Included here is a general discussion of a set of problems that can be taken together as being aspects of what we might call "self-evolution".
Evolution patiently accumulates adaptations, but self-evolution, which intentionally remakes itself in response to the unexpected, is trickier. Both evolution and self-evolution are based on selective feedback loops. In the case of self-evolution, the feedback loop selects for the ability to evolve. Over time, a successful self-evolving system will be able to evolve more effectively. When a system selects for structures that enable it to evolve more effectively, a meta-selective pilot emerges within that system to direct the system's own development.
Self-evolution adds another core principle. When a system selects for its own ability to evolve, a non-mechanical pilot emerges. The pilot can serve as a handle or interface for the system. Self-evolving pilots enable a range of applications that involve coupling complex systems to each other. The coupling makes it possible to create meaningful interactions between the systems, without depending on or referring to an explicit, analytical representation of either system.
DNA-based computation is essentially a massively parallel form of digital computation that uses base pairs to represent data. Because DNA can be used to perform many computations at once, it is useful for solving problems that a programmable electronic computer would take far too long to solve. Research may eventually show that self-evolving processes are at least indirectly involved in DNA computation.
Evolution depends on open protocols that allow otherwise independent structures to interoperate. Open protocols form a stage upon which further development can unfold, making development possible without necessarily causing or directing it. As an example, although DNA is often thought of as a basis for encoding and transmitting information, perhaps a more fruitful concept is that DNA is a protocol around which complex developmental activities spontaneously organize.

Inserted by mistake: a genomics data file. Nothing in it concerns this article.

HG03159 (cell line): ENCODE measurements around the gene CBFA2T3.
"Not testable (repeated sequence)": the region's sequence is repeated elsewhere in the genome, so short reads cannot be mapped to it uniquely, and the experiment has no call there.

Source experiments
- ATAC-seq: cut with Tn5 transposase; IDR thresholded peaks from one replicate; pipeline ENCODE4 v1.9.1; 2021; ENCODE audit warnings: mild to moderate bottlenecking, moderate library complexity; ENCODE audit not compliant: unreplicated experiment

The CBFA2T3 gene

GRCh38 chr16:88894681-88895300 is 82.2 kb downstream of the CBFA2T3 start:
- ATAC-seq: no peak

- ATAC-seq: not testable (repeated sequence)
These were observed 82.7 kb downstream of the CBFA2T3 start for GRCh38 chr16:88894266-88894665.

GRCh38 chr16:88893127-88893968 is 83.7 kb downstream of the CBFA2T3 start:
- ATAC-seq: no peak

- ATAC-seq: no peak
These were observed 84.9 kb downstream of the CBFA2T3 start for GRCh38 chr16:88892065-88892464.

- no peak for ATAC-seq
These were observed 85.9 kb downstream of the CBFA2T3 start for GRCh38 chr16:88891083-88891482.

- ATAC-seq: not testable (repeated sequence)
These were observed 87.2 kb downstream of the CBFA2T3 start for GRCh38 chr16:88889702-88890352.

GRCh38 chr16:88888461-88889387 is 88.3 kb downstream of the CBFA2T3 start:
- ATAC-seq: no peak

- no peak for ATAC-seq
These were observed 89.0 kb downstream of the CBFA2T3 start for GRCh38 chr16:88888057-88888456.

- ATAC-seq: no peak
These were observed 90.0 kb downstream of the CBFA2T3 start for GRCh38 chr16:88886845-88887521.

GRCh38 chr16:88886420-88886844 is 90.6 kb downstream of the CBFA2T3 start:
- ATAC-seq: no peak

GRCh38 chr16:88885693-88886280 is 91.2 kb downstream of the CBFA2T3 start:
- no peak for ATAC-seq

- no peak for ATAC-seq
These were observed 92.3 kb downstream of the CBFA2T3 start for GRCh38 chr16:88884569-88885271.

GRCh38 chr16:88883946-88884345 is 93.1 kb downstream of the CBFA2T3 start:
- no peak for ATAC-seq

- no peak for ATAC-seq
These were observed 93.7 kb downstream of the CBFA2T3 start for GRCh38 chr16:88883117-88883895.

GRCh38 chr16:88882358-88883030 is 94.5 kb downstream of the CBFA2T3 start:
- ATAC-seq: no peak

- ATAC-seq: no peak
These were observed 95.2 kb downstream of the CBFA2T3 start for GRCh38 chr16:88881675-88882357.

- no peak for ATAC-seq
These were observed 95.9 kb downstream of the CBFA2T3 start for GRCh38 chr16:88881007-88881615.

One interesting example, named for the mathematician Joseph Plateau, is the use of soap bubbles for finding solutions to minimal surface problems, or for an NP-complete problem such as the traveling salesman problem, that are resistant to computational solutions.
Software can't write itself. An outside agent, the software developer, has to supply the code. A larger code structure, based for example on templates, could choose from the syntactically possible code in each situation, but then an outside agent would have to author that larger structure, and that agent would indirectly also be the author of what the template module produces. The regression is endless. Von Neumann showed that self-constructing machines are possible, but self-construction is dimensionally distinct from self-design. Software is essentially mechanical, with all possible states specified in advance, whereas evolution is surprise.
Software that selects code fragments based on the results produced by those fragments appears to be creative, but careful examination of categories shows that such creativity is really an automated unfolding of the programmer's own intentions. Genetic algorithms and "artificial life" are interesting from a software engineering perspective, but are misleading if applied to questions of the nature of life or of mind.
No, the premises are categorically different. AI seeks to implement intelligence through computation. Even biologically inspired approaches, such as connectionism or artificial neural nets, are computational at root. Although computers are certainly useful tools for researching and developing self-evolving systems, self-evolution itself is not based on computation.